INDONESIA'S BANKING RESILIENCE AGAINST FINANCIAL CRISIS
Global financial crisis that struck in 2008 is not yet over. Threat of new wave of crisis is even looming large haunting countries in the euro zone including Greece, Ireland, Italy and Portugal. Any country may comes next joining the list of ailing countries in that region. .
The impact of the protracted crisis is not unlikely to spread to other regions including East Asia, which has so far enjoyed a fairly healthy growth.
As always has been crisis spreads faster through the financial sector. Countries having weak banking system or bigger banking exposure to crisis hit countries would likely be the first to suffer the impact.
Indonesian banking industry has little exposure to debt burdened countries in the euro zone and the United States. Therefore, the impact of the crisis is not so serious at least until today. However, if the crisis continues the impact could be bad for the country's banking sector.
Liquidity crisis could come as a new problem if the head offices of foreign bank branches in the country are facing cash flow problem such over default on bonds issued by crisis hit states. The head offices may have to withdraw their funds from their branches abroad such as Indonesia. The crisis will spread the wider when big corporations are facing financial difficulties and have to withdraw funds from their units all over the world triggering liquidity problem in many countries . Indonesian banking sector, therefore, could also be indirectly hit by the crisis in Europe and the United States.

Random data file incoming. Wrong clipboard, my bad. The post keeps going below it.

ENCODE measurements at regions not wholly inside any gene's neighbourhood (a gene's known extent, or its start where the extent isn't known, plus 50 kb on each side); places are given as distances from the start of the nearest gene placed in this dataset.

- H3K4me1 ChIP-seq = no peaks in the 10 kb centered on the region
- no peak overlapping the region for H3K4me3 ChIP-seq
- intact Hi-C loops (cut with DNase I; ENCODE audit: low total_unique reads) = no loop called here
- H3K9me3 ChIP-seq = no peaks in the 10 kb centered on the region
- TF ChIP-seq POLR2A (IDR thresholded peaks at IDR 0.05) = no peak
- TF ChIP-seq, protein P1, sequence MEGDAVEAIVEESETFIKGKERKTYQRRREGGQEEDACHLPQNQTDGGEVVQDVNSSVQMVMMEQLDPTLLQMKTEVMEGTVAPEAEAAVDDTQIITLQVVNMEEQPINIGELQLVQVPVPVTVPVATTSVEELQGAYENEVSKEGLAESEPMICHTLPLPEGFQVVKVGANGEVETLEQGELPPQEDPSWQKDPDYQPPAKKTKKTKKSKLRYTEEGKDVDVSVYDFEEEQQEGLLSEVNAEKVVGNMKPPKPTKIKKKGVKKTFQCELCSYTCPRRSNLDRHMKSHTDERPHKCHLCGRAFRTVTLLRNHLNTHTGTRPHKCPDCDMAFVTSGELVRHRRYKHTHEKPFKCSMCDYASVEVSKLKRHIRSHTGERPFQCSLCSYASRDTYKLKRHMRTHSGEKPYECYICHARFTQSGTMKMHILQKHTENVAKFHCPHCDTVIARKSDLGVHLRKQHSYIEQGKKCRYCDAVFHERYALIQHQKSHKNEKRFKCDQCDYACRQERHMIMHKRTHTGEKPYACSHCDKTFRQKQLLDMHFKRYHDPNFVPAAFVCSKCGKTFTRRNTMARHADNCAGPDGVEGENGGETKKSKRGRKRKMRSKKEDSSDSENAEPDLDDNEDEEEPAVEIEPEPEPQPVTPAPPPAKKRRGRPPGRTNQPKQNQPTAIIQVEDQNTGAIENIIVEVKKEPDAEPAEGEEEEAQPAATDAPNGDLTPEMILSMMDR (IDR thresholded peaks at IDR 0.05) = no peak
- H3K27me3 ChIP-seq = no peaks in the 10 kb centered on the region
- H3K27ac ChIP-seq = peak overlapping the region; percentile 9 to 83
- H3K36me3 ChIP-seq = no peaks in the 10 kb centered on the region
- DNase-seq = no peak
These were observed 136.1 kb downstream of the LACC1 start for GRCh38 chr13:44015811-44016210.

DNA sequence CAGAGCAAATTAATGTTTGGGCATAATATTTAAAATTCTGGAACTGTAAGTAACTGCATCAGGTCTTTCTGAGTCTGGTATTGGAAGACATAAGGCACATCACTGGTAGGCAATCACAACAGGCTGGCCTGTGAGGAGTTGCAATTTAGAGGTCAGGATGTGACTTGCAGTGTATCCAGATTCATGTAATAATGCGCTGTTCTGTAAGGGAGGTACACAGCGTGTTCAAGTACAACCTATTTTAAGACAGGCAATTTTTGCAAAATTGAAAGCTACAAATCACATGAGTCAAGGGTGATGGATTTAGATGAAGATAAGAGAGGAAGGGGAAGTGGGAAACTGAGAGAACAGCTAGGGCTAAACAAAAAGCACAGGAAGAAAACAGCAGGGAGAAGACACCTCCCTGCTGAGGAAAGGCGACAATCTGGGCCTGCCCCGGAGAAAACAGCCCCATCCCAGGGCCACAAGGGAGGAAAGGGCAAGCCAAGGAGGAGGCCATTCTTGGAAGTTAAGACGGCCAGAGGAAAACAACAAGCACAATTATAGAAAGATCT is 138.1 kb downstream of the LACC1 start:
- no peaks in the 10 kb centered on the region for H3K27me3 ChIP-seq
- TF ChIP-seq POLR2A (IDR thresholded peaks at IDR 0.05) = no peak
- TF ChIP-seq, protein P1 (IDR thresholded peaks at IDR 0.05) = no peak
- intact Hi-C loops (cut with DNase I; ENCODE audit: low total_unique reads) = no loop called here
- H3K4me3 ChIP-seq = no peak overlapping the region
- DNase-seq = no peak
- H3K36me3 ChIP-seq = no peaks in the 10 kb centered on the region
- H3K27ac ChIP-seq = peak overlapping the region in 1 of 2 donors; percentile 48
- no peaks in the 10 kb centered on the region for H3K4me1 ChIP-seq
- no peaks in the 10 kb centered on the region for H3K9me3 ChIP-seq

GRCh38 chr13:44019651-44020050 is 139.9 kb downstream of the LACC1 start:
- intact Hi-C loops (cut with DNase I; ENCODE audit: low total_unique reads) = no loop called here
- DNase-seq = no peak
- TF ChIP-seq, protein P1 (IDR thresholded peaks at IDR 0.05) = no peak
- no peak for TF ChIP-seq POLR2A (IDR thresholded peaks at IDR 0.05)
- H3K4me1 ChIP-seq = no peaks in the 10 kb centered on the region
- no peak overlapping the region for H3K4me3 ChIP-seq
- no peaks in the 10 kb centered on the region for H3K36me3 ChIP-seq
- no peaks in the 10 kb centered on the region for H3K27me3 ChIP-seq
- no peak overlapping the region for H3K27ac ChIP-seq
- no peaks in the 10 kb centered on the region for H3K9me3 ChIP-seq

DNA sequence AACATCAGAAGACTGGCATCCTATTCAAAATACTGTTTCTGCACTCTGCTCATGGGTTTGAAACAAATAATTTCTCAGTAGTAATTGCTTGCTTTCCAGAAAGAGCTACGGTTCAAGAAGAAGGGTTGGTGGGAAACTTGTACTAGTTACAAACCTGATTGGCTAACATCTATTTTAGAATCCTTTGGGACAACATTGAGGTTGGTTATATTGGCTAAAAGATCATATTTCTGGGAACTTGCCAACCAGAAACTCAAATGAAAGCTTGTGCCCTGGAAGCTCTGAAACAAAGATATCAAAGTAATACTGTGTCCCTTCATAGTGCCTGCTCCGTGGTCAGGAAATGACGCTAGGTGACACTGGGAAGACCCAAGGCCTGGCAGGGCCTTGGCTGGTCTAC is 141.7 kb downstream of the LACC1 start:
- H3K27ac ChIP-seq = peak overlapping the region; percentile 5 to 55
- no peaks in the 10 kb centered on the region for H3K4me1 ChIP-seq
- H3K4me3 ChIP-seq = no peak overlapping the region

Indirect impact of the crisis could also hit the real sector because of shrinking exports on weak demand in international markets. As a result inflows of foreign exchange to banks would decline.
Bank resilience is still high
After lingering crisis for over three years, Indonesian banking sector has been able to weather and avert financial crisis. The strength of the country's banking sector is reflected in a number of indicators such as credit expansion, liquidity, capital adequacy ratio (CAR) and provision against non performing loans - all are in good levels. Credits continue to grow amid the global crisis. Ambitious credit expansion without sufficient liquidity, capital and reserves would be liable to run into big problem.